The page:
Morse: Access to high-quality care is the most important thing—you can never lose sight of that. But reimagining your budget to provide employees with a supportive work environment, there are certainly things you can do. Let's just for the sake of argument, say, you don't have to worry about the paycheck problem, and all your employees are compensated well, that’s the first thing you need to cover.
But number two is benefits. We have a pretty creative benefits package here, it's not just healthcare, dental, and vision. It getting creative on paid time off, can paid time off be cashed out? That is something that I see a lot of, when you save up 80 hours of PTO you can cash it out at your hourly rate. It’s making sure you're bringing, not just in services for training at the jobs that they feel confident in what they're doing in their department, but bringing mental health resources, physical health, massage, PT, those sort of things into your facility so that people can take a break at work. Those things are really important. Making sure that the facility is safe, as simple as that sounds, make sure people feel comfortable and secure when they're at work. All those things can go into reimagining your budget.
George Hammer, who previously served as the chief financial officer of the physician management arm of Pacific Hospital has been sentenced to 15-months in prison.
George Hammer, the former chief financial officer for the physician management arm of Pacific Hospital—a California-based healthcare provider with 184 acute care beds—has been sentenced to 15-months in prison for his role in an illegal kickback scheme, according to the Department of Justice.
Hammer was also ordered by United States District Judge Josephine Staton to pay an $8,000 fine and forfeit $500,000 in proceeds he allegedly gained from the fraud. Hammer was originally charged back in 2018, at the time he pled guilty to one count of filing a false tax return.
Hammer was the financial officer for various companies controlled by Michael Drobot, who owned Pacific Hospital in Long Beach. The Department of Justice says Drobot conspired with doctors, chiropractors, and marketers to pay kickbacks in return for the referral of thousands of patients to Pacific Hospital for spinal surgeries and other medical services, which were primarily paid for through the California workers’ compensation system.
During the final five years of the fraud, the Department of Justice says it resulted in $500 million in bills for kickback tainted surgeries. To date, 22 defendants have been convicted for participating in the kickback scheme.
"Through his role at the Drobot-controlled entities, [Hammer] ensured that doctors were paid more than $40 million…in kickbacks," prosecutors said, according to the Department of Justice. "The scheme was too complex for Drobot to do alone. It could not have been accomplished without complicit executives like [Hammer] who furthered the scheme."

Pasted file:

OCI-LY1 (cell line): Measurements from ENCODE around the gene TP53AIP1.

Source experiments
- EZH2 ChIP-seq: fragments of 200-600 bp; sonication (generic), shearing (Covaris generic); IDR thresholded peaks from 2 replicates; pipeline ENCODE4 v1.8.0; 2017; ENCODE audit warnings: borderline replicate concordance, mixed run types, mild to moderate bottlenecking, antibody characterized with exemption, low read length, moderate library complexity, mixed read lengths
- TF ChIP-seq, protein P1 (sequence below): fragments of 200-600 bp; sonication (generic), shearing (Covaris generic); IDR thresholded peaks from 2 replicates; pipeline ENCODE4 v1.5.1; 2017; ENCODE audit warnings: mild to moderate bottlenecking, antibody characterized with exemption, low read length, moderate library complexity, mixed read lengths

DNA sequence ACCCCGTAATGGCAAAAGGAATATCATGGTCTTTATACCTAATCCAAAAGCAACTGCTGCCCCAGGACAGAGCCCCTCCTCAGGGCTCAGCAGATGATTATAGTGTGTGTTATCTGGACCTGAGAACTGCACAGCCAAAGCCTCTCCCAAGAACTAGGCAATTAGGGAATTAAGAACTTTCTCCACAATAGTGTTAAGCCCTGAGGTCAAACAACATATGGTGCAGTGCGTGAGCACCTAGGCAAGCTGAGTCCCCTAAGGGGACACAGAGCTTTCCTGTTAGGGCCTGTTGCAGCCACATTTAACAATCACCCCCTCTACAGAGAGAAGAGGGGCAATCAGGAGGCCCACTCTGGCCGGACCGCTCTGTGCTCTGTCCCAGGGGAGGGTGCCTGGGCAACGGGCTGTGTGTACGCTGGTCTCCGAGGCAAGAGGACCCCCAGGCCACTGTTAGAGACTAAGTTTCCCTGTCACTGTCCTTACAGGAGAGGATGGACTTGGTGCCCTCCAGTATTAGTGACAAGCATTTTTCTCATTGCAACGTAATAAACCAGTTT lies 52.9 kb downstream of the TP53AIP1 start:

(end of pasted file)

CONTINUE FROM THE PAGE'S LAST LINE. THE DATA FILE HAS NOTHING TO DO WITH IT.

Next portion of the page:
In January 2018, Drobot was sentenced to five years in federal prison for his crimes in this matter and awaits a March 2023 sentencing hearing after pleading guilty to three criminal charges for violating a court forfeiture order in the Pacific Hospital case
Learn about how healthcare CFOs are dealing with the industry's biggest issues in finance.
It’s a challenging time for healthcare CFOs as they navigate an ongoing pandemic, labor shortages, inflation, supply chain issues, and more. These leaders are seeking actionable solutions to these problems that won’t impact their workforce, patient care, or their bottom line.
HealthLeaders has recently connected with several hospital and health system CFOs to learn how they are navigating these difficulties. Here’s what they had to say:
HealthLeaders: How can hospitals and healthcare systems cut costs without sacrificing their workforce?
JoAnn Kunkel, CFO for LCMC Health: It's about being more efficient and having people work to the top of their ability. It's about being able to focus on what's important and making sure that you're automating what you can and supplementing with resources to help people work at the top of their skill sets. We must look at things like that as we move forward and plan for the future. You must have the right number of people to be effective and efficient, but also be as nimble and lean as you can.
HL: What should healthcare CFOs be focusing on in 2022, as the pandemic continues to be an issue?
Kunkel: The biggest thing we're all struggling with is, what is the new normal? 2019 was the last time things were normal, then 2020 it was a total pandemic, 2021 was up and down. In January and February of this year things were difficult for healthcare in the United States, emergency department volumes were changing and there were such labor shortages. So, how do we work more efficiently? How do we adjust to the new volumes? We were already looking at shifting from inpatient to outpatient and home-based care. And that's been exacerbated by the pandemic, and those trends are going to continue.
HL: What are the biggest challenges hospital CFOs are facing right now? And how can we solve them?